What is stability?
Stability is your ability to stay upright. In a broad sense, it refers to your balance. But it is more than staying steady on your feet. And it is not just about preventing falls as you get older, or reserved for the world of sport. Keeping your body balanced and your posture stable has positive health benefits.
So, let’s take a closer look at what it involves, and why it matters.
Understanding why posture and stability matter
How you hold your body matters. You should look to optimise your posture as much as possible. It matters because it can help guard against both acute and chronic injuries. It also allows you to go about your day in a more efficient and effective manner.
In fact, Sports Medicine and other disciplines look at all aspects of stability. For example, they assess how balanced you are under different conditions. ‘Postural steadiness‘ refers to how balanced you are when you are static. On the other hand, ‘postural stability‘ takes into consideration how balanced you are when moving.
Quite simply, there is an optimal way to balance the body in most situations. And it doesn’t matter if you are sitting or standing, moving or stationary.
What helps to keep you stable?
One of the most talked about topics in the last twenty years has been ‘core stability‘. It looks at the importance of the body’s trunk. This is essentially the part of the body that excludes the head and limbs. The underlying belief is that if your trunk muscles function well they will help to improve posture and enable you to move more freely.
In fact, according to the Harvard Medical Scool, maintaining a strong core is a great long-term strategy for avoiding neck pain. It certainly can’t harm, and core exercises are extremely well catered for now through practices such as yoga and Pilates.
Other aspects of stability
There are a number of other factors that are critical for good stability. And whilst looking after your core can be a step in the right direction, it is worth investigating these measures as well.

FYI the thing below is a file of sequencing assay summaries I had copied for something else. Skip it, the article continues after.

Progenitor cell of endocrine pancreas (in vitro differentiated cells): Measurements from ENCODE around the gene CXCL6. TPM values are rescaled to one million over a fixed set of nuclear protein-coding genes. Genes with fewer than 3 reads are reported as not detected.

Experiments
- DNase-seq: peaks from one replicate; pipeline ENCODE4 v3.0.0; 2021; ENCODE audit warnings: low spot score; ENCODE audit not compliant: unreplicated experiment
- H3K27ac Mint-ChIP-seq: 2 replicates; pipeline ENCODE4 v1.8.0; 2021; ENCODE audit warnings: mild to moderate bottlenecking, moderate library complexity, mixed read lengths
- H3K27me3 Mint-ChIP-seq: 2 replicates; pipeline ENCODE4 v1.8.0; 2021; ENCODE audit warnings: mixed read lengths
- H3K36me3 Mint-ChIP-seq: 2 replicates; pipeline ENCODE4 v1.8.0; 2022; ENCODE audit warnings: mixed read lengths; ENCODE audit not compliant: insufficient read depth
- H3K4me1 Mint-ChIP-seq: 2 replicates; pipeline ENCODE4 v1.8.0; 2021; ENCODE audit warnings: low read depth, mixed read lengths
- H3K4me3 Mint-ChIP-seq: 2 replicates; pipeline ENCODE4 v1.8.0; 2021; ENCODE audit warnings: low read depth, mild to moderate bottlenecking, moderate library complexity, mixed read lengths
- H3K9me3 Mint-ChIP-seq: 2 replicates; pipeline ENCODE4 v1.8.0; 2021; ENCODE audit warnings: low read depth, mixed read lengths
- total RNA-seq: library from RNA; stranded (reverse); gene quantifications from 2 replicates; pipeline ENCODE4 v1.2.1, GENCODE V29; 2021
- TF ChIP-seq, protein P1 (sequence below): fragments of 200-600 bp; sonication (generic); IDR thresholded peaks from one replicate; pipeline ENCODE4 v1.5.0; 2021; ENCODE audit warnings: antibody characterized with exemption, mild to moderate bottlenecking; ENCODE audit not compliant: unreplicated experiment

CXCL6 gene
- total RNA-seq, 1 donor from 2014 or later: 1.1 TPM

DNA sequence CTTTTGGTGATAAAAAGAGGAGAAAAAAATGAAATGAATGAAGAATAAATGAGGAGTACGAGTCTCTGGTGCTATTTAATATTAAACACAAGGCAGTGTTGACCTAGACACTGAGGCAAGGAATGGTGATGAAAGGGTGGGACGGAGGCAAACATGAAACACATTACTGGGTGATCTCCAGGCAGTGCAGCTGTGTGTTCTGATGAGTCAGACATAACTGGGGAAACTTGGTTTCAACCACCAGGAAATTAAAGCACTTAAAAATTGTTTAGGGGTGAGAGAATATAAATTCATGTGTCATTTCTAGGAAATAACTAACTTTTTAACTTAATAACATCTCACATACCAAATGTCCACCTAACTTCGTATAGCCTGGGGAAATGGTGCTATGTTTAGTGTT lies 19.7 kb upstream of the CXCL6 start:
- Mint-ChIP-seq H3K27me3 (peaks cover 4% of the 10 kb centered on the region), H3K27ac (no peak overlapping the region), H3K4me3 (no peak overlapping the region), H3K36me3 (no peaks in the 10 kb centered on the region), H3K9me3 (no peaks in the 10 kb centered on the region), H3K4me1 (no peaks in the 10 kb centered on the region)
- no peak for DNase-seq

Although science gives fancy names to some of these principles, they are fairly easy to understand.
You need to be aware of what your body parts are doing when you move. This body awareness relies in part on proprioceptors. These are sensors that lie deep within tissue and send signals and feedback to your brain.
Unfortunately, injury can have a negative impact on proprioception. It is therefore important to make sure that injuries are fully rehabilitated.
There is also a visual aspect to good balance and stability. And it is not just about being able to see well. For good balance, you need to be able to make sense of the information you receive visually.
If you learn how to juggle, it can not only be fun but can improve your coordination and visual acuity.
Practical tips for improving stability
You can improve your balance and stability in so many different ways.
You can use Wobble cushions and wobble boards to vary your workout. They are often used for rehabilitation but are increasingly used during normal workouts.
Also, making slight variations to the way you workout can help too. Try incorporating more unilateral (one-sided) exercises into your routine.
And, taking advantage of large muscle group movements can help. Doing squats and lunges is a great way to improve stability.
And stability matters long-term as well
If you think about it logically, ageing is inevitable. When you see the older generation shuffling around gingerly, you need to remind yourself that this doesn’t happen overnight.
If you improve your balance it will benefit you in the short-term and long-term. Take a deeper look into it. Get some expert advice on the changes you can make to improve your stability.
We hope this information is useful for you. If you have any questions about our treatments, please contact us. You can find us 3 mins away from Angel station in Islington. If you like this blog, please share!
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